It occurred to me that good strategic reasons explain why the Republican party has become sandwich board silly. Let’s run through the institutional advantages that have kept the party afloat until now.
* Money from rich people. Other movements have come and gone, but since FDR established the middle class and poor as the Democrats’ base Republicanism’s beating heart has been the interests of wealthy establishment in America. Too bad for them business executives are often greedy but rarely stupid.
Bob Clark of Missouri and Victor Hammel of Pennsylvania are CEOs of large businesses who tend to back Democrats but also donate to Republicans. Clark runs Clayco, a St. Louis real estate development firm. Hammel leads J.C. Ehrlich, a pest-control company based in Reading, Pa..
They are the types McCain had hoped to attract. Instead, Clark, who raised thousands for Bush in 2000, has raised more than $500,000 for Obama. And Hammel, who regularly gives money to Republican Sen. Arlen Specter, has donated $2,300 to Obama.
“Barack is definitely more liberal than I am,” Clark said. “But I’m willing to compromise on some of those issues for what I think is the greater good.”
Hammel said, “I would rather pay a little higher tax on a higher profit than a lower tax rate on lower profits.“
* Communication. Let’s admit that Reagan and a generation of Republican Congressmenl did an impressive job of selling an agenda that by and large Americans hate. Clinton might have inverted that but Republican strategy and his own weaknesses effectively turned Big Dog’s charisma against him. George Dubya started the slide, although in my opinion it wasn’t the President’s famous problem with clear English, good faith arguments and telling the truth that did him in but rather his pathological loyalty issues. After ritually humiliating staff like Colin Powell who had real rapport with the public and the media, the the administration’s public face by term two included such memorable figures as Michael Brown, Harriet Miers and Alberto Gonzales. Sarah Palin, Sam Wurzelbacher, Rick Santelli and Bobby “Kenneth” Jindal just underline the point that Republicans have lost the knack for talking to ordinary people. Against John Kerry the GOP might have at least played for a draw; Barack Obama is eating them alive.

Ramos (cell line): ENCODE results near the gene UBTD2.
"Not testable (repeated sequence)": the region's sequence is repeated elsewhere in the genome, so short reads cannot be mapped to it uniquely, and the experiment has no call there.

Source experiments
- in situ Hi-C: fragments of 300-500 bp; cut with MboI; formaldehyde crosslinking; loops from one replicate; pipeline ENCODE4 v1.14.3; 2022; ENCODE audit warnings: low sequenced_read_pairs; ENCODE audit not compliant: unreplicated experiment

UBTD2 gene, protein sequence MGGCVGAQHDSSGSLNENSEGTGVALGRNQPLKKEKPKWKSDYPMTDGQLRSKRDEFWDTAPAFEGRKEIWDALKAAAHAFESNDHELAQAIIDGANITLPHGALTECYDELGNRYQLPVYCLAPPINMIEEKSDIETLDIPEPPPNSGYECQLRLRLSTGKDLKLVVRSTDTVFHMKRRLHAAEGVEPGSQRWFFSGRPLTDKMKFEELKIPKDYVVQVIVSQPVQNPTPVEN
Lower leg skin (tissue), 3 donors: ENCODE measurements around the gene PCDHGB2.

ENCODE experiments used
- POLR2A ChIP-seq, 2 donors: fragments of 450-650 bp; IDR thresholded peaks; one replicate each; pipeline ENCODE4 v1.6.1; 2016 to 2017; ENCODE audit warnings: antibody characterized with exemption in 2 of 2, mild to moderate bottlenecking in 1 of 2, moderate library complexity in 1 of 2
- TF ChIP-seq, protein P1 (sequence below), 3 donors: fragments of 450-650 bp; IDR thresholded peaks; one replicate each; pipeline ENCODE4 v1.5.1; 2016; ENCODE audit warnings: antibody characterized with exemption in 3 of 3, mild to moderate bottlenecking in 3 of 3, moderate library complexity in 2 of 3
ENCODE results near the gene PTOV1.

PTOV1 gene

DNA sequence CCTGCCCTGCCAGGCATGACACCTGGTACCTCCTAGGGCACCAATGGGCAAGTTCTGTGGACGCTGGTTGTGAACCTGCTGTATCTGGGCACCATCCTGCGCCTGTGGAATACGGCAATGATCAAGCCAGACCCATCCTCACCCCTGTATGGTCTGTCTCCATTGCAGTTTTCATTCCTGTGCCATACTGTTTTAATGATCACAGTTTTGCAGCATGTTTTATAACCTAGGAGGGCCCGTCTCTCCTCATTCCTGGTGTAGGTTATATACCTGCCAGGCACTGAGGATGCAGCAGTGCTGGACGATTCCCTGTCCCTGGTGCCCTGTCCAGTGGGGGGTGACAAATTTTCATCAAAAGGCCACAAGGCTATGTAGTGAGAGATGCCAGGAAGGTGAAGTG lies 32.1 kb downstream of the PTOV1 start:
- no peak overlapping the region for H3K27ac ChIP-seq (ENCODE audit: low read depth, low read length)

* Issues. What is left in the Republican toolbag that Bush didn’t already try? We got tax cuts. We tried privatizing government operations, cutting environmental oversight and deregulating finance. We invaded a foreign country just to watch it die. America codified every point in the Republican agenda short of killing the inheritance tax, and as long you count ‘success’ as the overall well-being of America, none of it worked. The party still needs to please the Christian taliban, but out of power policy proposals won’t do them any good there. The GOP’s religious right strategy basically boils down to (1) gaining power on some other issue agenda, and then (2) using said power to quietly please the Christianist crazies. If Republicans honestly proposed whatTony Perkins and the AFA want they would never see step (1). Since worshipping a comic book version of Reagan’s legacy that has some important pages stuck together is the only part of the Republican agenda that they can talk about in polite company, and they already tried that, the elephants are basically stuck.
As the old saw goes, when you have the facts you bang the facts. When you have the law you bang the law. When you have neither, you bang the table. Too bad for the GOP they can’t even compete at that.